Lots of people are looking for it.But what exactly do they hope to find?
Couples need it AFTER a fight. College seniors want it at graduation, even if they don't know it. And laid-off employees could probably do with some of it on top of severance packages.
"It" is closure, and recently it's been on the lips of not only psychologists, but also talk-show hosts, columnists, and politicians. Victims of sexual abuse by priests, millions of Americans who have thronged ground zero, and families of victims who watched Timothy McVeigh's execution were all said to be looking for a concept that first dropped into Americans' daily discourse some 10 to 20 years ago and has been making steady gains since.
It was the title of an "X-Files" episode and the one thing Rachel on the show "Friends" said she needed to get over Ross. There's even a young band in Tampa, Fla. called "Closure."
Lexicographers are taking note. The Oxford English Dictionary is drafting a new entry for the popular meaning of the word, which suggests not merely an ending, but a kind of emotional resolution.
Some say closure is overused psychobabble. Others say the concept serves an important purpose after Sept. 11, helping the nation talk about tragedy.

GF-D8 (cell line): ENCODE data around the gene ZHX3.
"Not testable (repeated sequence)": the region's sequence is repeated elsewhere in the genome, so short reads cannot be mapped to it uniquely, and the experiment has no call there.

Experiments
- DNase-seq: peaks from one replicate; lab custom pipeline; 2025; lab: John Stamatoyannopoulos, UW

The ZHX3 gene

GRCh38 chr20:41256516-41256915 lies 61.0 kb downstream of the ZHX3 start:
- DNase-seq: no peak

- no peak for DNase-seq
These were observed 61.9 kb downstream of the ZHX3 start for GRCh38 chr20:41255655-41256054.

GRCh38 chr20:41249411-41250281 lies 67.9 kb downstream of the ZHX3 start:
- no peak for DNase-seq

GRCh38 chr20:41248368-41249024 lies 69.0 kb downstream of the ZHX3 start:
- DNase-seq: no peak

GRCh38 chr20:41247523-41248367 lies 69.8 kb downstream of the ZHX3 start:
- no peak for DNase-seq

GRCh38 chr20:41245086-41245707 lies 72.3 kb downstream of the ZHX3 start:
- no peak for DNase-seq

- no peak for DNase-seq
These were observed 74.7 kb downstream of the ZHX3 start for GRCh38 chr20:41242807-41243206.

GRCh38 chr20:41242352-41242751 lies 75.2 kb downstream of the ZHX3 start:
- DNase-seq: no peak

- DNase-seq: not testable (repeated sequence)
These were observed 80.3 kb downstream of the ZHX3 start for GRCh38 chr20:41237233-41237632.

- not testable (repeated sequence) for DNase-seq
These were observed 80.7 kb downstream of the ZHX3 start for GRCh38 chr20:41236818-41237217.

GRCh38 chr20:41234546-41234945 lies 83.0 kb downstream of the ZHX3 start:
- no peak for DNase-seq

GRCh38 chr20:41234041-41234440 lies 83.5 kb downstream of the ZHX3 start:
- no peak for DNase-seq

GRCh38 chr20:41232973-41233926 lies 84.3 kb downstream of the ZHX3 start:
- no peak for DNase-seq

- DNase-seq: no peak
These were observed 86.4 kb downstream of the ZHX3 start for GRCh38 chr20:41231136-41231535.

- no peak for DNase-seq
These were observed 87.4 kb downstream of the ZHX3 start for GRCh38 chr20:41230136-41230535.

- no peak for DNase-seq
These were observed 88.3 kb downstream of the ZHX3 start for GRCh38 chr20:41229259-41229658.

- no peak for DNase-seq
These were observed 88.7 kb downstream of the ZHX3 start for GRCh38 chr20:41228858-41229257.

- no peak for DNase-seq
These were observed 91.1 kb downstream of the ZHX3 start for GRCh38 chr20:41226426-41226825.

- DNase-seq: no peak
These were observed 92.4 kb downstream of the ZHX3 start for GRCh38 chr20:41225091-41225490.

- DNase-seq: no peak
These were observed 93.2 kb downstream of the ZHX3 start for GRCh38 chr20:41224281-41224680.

But given Americans' penchant for turning their backs on the past since the Pilgrims faced the Atlantic, closure may be headed the way of "midlife crisis" staple vocabulary for any American keeping a journal. "It's no surprise this word has infiltrated our world," says Robert Thompson, a media professor at Syracuse University.
Donna Jo Napoli flinches when people slip into self-help speak. She places talk of closure alongside phrases like "Thank you for sharing your concerns."
"It's a kind of [language] that's aimed at handling people," says Ms. Napoli, a linguistics professor at Swarthmore College in Swarthmore, Pa. "I find it totally obnoxious." Still, she understands its appeal. Living in an extremely litigious society, Napoli explains, has caused Americans to fear confrontation and cling to indirect language. She might prefer "straight talk," but she recognizes a practical necessity in words like closure.